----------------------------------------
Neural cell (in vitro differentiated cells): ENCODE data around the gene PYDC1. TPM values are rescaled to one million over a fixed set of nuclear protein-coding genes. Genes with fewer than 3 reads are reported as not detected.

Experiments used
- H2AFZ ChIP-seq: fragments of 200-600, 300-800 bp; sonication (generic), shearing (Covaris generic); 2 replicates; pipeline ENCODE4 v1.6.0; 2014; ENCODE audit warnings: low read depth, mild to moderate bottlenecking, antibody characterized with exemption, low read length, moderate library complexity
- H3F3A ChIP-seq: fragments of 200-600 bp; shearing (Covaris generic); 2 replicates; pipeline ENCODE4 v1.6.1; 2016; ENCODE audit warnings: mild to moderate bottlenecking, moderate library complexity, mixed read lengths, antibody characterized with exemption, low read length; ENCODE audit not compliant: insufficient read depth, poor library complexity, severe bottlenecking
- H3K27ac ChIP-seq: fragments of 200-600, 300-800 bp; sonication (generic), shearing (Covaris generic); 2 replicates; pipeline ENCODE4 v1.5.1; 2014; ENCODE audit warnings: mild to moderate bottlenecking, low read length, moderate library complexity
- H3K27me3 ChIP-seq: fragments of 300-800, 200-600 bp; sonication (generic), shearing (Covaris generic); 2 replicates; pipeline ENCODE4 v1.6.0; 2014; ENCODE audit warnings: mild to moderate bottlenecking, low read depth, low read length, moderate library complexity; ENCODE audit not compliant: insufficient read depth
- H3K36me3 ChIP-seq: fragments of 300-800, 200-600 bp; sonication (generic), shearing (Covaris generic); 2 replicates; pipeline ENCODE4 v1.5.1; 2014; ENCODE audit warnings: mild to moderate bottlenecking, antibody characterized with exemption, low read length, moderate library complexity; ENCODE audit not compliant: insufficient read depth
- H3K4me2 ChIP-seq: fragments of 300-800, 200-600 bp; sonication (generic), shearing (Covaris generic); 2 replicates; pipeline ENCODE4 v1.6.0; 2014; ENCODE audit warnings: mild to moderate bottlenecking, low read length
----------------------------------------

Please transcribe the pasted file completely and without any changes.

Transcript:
Neural cell (in vitro differentiated cells): ENCODE data around the gene PYDC1. TPM values are rescaled to one million over a fixed set of nuclear protein-coding genes. Genes with fewer than 3 reads are reported as not detected.

Experiments used
- H2AFZ ChIP-seq: fragments of 200-600, 300-800 bp; sonication (generic), shearing (Covaris generic); 2 replicates; pipeline ENCODE4 v1.6.0; 2014; ENCODE audit warnings: low read depth, mild to moderate bottlenecking, antibody characterized with exemption, low read length, moderate library complexity
- H3F3A ChIP-seq: fragments of 200-600 bp; shearing (Covaris generic); 2 replicates; pipeline ENCODE4 v1.6.1; 2016; ENCODE audit warnings: mild to moderate bottlenecking, moderate library complexity, mixed read lengths, antibody characterized with exemption, low read length; ENCODE audit not compliant: insufficient read depth, poor library complexity, severe bottlenecking
- H3K27ac ChIP-seq: fragments of 200-600, 300-800 bp; sonication (generic), shearing (Covaris generic); 2 replicates; pipeline ENCODE4 v1.5.1; 2014; ENCODE audit warnings: mild to moderate bottlenecking, low read length, moderate library complexity
- H3K27me3 ChIP-seq: fragments of 300-800, 200-600 bp; sonication (generic), shearing (Covaris generic); 2 replicates; pipeline ENCODE4 v1.6.0; 2014; ENCODE audit warnings: mild to moderate bottlenecking, low read depth, low read length, moderate library complexity; ENCODE audit not compliant: insufficient read depth
- H3K36me3 ChIP-seq: fragments of 300-800, 200-600 bp; sonication (generic), shearing (Covaris generic); 2 replicates; pipeline ENCODE4 v1.5.1; 2014; ENCODE audit warnings: mild to moderate bottlenecking, antibody characterized with exemption, low read length, moderate library complexity; ENCODE audit not compliant: insufficient read depth
- H3K4me2 ChIP-seq: fragments of 300-800, 200-600 bp; sonication (generic), shearing (Covaris generic); 2 replicates; pipeline ENCODE4 v1.6.0; 2014; ENCODE audit warnings: mild to moderate bottlenecking, low read length